Natalie Collette Wood
By ANNA SCOLA September, 2019
Natalie Collette Wood’s new body of work questions how the spaces we inhabit and the stories we are told become an intrinsic part of who we become. Through this series of collages, Splendour at New York City's Freight+Volume examines the transcendental quality of memory and history.
I had the chance to walk through the show with the artist herself. Wood spoke of her studio in the Bronx that inspired the exhibition. She has a studio in the Andrew Freedman Home, a mansion built in the early 1900s. The mansion was originally occupied by wealthy New Yorkers who lost their fortunes during the great depression, yet could not remove themselves from their lavish lifestyles. In the 1960s, the house was then abandoned. It was over thirty years before it became repurposed as an artist's residence and creative space. Much of the interior of the building remains as it was years ago. This sense of history within a physical place appears in Wood’s mental space and arrives on her canvases.
Wood’s Splendour is a collection of collages dense with imagery. Some images are sourced from thrift shops and old magazines and others are of her own making, but it is difficult to discern which belong from what time. The works begin as intimate and tactile collages in Wood’s sketchbook and, subsequently, undergo numerous waves of construction and deconstruction before arriving as they are on the canvas. The delicate memory of the black and white photographs reveals itself amidst expressive painterly strokes and contours where Wood captures a dreamlike iridescence within fragmented memories. There is an obsessive process of layering that communicates the visceral reflection of a past that unfolds seemingly out of the control of the maker.
A figure is strung through all the pieces, often appearing as a silhouette between strokes of paint. She is stilled in different poses and accentuated by the curves of her body. What we see of her gestures are bold and open. She exudes the classic Hollywood glamour and, yet, the image is so overexposed that there is still a mystery to her; she is revealing only an facade of herself. These stills were gathered from around the artist’s family home. The woman in these frames is her mother who worked as a Las Vegas dancer before Wood was born.
A sense of mystery underlines the entire exhibition. The title itself is also in reference to the artist’s accidental namesake - Natalie Wood, the 70s icon. On a November evening in 1981, Natalie Wood suspiciously drowned while on board a boat called Splendour. It is a cruel irony when the word of magnificence also becomes attached to tragedy. Natalie Collette Wood actively embraces this dichotomy. In her pieces, the sunset hues wash over elegantly aged photographs that are burned and torn at the edges amidst which the silhouette of the woman is both spotlit and engulfed in flames.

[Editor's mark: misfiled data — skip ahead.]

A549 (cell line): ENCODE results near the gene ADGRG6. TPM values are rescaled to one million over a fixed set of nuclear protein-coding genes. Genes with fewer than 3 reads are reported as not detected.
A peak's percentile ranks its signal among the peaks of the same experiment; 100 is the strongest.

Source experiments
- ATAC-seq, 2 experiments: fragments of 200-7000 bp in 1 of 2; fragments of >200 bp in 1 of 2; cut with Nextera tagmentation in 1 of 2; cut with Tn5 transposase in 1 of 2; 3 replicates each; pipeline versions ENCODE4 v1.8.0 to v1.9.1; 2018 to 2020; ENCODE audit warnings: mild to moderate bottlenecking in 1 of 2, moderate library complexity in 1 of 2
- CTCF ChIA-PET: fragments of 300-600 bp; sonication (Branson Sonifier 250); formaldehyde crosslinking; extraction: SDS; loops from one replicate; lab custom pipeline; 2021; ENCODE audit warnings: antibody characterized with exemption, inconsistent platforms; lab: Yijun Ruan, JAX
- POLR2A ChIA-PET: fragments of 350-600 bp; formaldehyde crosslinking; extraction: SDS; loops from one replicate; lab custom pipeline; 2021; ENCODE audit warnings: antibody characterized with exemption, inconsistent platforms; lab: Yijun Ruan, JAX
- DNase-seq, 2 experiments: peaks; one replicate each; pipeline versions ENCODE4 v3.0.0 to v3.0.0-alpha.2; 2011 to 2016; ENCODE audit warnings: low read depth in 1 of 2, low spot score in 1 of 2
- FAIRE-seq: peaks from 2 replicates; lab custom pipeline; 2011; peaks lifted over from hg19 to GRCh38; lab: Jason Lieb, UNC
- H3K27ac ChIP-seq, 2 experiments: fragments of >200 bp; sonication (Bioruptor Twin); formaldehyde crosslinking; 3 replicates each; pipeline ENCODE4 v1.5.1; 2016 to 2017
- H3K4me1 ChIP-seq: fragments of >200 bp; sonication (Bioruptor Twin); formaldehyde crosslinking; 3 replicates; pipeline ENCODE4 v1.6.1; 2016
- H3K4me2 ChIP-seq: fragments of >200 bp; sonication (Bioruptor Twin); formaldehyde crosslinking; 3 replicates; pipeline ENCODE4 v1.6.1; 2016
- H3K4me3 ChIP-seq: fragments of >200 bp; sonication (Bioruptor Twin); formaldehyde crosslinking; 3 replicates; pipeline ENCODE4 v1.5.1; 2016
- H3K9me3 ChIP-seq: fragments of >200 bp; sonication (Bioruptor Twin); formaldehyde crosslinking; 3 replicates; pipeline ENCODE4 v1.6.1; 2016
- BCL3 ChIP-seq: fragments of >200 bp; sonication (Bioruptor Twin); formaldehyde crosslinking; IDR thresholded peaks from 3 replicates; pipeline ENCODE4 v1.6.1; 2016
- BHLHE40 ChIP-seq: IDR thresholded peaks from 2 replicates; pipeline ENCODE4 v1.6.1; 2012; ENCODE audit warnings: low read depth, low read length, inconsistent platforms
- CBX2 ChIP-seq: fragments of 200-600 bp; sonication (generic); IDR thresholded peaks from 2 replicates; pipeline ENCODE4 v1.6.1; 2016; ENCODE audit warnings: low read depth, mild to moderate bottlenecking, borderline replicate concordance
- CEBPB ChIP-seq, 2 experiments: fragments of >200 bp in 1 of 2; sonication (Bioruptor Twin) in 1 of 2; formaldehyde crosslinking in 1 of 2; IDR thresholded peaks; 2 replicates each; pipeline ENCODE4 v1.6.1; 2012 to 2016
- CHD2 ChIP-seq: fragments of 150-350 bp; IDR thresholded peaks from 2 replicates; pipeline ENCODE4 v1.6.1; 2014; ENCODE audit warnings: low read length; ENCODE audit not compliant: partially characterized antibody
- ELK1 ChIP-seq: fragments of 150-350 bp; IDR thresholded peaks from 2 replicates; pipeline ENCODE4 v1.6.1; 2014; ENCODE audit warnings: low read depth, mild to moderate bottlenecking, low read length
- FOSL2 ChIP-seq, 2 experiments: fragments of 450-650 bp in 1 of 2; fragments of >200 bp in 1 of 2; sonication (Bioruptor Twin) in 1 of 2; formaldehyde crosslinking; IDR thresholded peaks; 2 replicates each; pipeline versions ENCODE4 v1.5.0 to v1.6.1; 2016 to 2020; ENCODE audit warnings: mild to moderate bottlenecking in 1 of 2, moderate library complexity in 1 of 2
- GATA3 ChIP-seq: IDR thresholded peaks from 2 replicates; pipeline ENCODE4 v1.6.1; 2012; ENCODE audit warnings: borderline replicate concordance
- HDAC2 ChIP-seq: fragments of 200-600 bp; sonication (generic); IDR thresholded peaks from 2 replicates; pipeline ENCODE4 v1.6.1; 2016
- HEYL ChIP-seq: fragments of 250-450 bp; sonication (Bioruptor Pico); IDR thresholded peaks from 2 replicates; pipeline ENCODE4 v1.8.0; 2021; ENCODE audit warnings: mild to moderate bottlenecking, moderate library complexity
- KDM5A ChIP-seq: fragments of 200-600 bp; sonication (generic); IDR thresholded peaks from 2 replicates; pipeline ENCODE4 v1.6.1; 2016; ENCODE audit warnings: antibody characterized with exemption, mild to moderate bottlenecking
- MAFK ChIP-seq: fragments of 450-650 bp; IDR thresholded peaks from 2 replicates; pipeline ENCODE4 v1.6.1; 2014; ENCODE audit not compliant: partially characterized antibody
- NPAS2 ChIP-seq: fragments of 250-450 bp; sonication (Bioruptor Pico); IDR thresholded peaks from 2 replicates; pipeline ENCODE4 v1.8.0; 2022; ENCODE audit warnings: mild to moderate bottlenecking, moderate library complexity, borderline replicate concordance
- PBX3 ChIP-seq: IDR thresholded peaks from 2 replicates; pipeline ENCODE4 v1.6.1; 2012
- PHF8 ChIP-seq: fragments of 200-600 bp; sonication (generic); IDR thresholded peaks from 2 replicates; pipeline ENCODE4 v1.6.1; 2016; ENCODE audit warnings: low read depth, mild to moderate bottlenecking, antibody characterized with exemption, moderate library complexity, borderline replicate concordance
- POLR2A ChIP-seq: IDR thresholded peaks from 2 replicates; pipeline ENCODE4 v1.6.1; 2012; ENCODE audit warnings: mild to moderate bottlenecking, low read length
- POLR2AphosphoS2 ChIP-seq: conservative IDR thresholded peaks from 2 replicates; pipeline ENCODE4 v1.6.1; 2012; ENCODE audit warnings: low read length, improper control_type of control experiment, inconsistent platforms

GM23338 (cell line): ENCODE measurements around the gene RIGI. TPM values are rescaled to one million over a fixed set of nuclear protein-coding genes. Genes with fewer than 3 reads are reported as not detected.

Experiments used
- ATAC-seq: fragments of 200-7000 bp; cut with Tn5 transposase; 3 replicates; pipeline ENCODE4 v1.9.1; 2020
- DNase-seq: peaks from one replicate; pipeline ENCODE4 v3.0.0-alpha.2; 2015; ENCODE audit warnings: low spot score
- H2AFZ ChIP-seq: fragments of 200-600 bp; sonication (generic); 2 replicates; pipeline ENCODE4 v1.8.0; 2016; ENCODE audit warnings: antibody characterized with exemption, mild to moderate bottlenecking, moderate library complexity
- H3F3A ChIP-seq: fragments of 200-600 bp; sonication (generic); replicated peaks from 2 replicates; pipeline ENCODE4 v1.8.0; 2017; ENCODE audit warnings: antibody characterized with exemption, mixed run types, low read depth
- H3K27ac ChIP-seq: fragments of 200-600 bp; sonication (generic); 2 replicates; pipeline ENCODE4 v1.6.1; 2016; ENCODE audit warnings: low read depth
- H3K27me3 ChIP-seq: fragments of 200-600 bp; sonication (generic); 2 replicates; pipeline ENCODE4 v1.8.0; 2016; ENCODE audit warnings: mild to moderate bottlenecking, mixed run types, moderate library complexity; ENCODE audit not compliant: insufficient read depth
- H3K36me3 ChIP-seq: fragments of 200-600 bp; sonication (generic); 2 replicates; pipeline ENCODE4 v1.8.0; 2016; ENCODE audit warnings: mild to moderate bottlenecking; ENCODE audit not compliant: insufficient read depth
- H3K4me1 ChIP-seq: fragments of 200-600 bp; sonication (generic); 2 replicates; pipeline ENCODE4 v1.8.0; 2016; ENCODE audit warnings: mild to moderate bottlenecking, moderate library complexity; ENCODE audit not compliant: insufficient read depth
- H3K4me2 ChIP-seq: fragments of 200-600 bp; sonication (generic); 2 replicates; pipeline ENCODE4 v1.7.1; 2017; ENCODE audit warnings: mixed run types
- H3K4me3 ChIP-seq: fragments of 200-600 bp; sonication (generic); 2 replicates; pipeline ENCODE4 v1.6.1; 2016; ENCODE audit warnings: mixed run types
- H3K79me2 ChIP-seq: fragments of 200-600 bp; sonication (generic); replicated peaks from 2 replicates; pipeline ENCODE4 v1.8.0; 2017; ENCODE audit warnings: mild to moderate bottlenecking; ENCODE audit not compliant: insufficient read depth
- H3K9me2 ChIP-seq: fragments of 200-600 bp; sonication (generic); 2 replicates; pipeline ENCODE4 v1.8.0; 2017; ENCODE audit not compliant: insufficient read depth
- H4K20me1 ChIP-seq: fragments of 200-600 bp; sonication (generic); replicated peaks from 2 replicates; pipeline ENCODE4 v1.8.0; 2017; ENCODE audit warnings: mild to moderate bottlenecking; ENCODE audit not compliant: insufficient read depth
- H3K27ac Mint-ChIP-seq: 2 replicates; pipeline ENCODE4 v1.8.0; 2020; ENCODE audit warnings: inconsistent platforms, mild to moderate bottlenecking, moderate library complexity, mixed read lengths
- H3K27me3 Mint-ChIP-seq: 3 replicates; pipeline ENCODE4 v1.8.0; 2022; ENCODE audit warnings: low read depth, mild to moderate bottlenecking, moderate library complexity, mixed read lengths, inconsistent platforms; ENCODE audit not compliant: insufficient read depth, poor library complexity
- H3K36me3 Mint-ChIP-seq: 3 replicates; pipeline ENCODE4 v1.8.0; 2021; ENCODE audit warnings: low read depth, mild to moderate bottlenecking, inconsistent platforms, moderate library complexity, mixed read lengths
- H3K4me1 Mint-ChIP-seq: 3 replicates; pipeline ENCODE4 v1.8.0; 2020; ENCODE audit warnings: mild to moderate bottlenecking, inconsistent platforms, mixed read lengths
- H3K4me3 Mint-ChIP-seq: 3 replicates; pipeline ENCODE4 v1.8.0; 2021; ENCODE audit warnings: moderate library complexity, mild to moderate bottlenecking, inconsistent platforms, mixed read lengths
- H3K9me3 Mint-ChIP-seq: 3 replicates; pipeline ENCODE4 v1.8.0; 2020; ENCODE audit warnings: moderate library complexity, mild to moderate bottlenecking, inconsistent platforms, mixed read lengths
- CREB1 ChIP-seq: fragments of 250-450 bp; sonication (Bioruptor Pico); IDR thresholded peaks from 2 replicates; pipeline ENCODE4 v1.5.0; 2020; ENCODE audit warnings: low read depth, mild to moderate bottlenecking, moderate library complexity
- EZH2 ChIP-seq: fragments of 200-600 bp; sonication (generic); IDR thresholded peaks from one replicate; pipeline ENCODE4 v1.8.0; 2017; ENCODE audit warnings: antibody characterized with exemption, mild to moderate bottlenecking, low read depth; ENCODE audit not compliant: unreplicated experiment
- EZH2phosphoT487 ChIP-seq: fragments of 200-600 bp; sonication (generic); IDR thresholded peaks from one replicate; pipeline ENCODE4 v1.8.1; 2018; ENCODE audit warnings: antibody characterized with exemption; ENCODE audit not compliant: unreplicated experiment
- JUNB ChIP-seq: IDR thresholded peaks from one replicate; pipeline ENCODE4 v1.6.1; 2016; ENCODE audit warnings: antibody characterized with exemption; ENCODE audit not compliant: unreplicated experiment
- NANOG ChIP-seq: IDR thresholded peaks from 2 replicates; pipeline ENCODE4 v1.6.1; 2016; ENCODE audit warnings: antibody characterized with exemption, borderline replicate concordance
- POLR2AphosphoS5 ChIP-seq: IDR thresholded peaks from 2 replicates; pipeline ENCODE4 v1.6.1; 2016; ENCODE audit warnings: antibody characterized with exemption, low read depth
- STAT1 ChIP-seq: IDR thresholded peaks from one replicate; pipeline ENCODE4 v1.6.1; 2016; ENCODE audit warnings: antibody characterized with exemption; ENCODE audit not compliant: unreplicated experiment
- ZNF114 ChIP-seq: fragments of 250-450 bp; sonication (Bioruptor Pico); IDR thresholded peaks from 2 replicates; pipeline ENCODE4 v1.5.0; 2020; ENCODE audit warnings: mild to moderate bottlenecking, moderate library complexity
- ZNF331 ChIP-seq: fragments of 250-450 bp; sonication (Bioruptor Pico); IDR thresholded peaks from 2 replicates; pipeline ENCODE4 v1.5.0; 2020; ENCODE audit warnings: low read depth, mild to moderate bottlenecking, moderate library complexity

Observing Wood's collages is like engaging in a scavenger hunt—a clarity is revealed in the details. The viewer sees a jaguar crawl through fanciful interiors; chandeliers and velvet curtains hang in gardens; the glamorous dining rooms embody a dusty saloon entrance which is a reference to "The House of the Rising Sun".
The dimensionality of the subject is composed into a flat surface. With this, Wood is not only collapsing space, but also time. She explores the sensations of existing beyond personal restrictions of space and the limitations of time. The mixed media collages transcend these constructs, approaching fantasy but not far enough to lose a sense of reality. By overlaying family histories with American folklore, Natalie Collette Wood’s work recalls a time before her own and treats it with the delicacy that assumes she had lived through it herself. WM
Anna Scola is an American and Russian artist, writer and curator based in Singapore and New York. As a practicing artist, Anna uses performance and installation to explore issues of identity and insecurity that arise from personal and socio-political relations to contemporary migration. As a curator, she has conceptualized and managed a number of exhibitions that create unique conditions for the artists and explore the potential of a gallery space.
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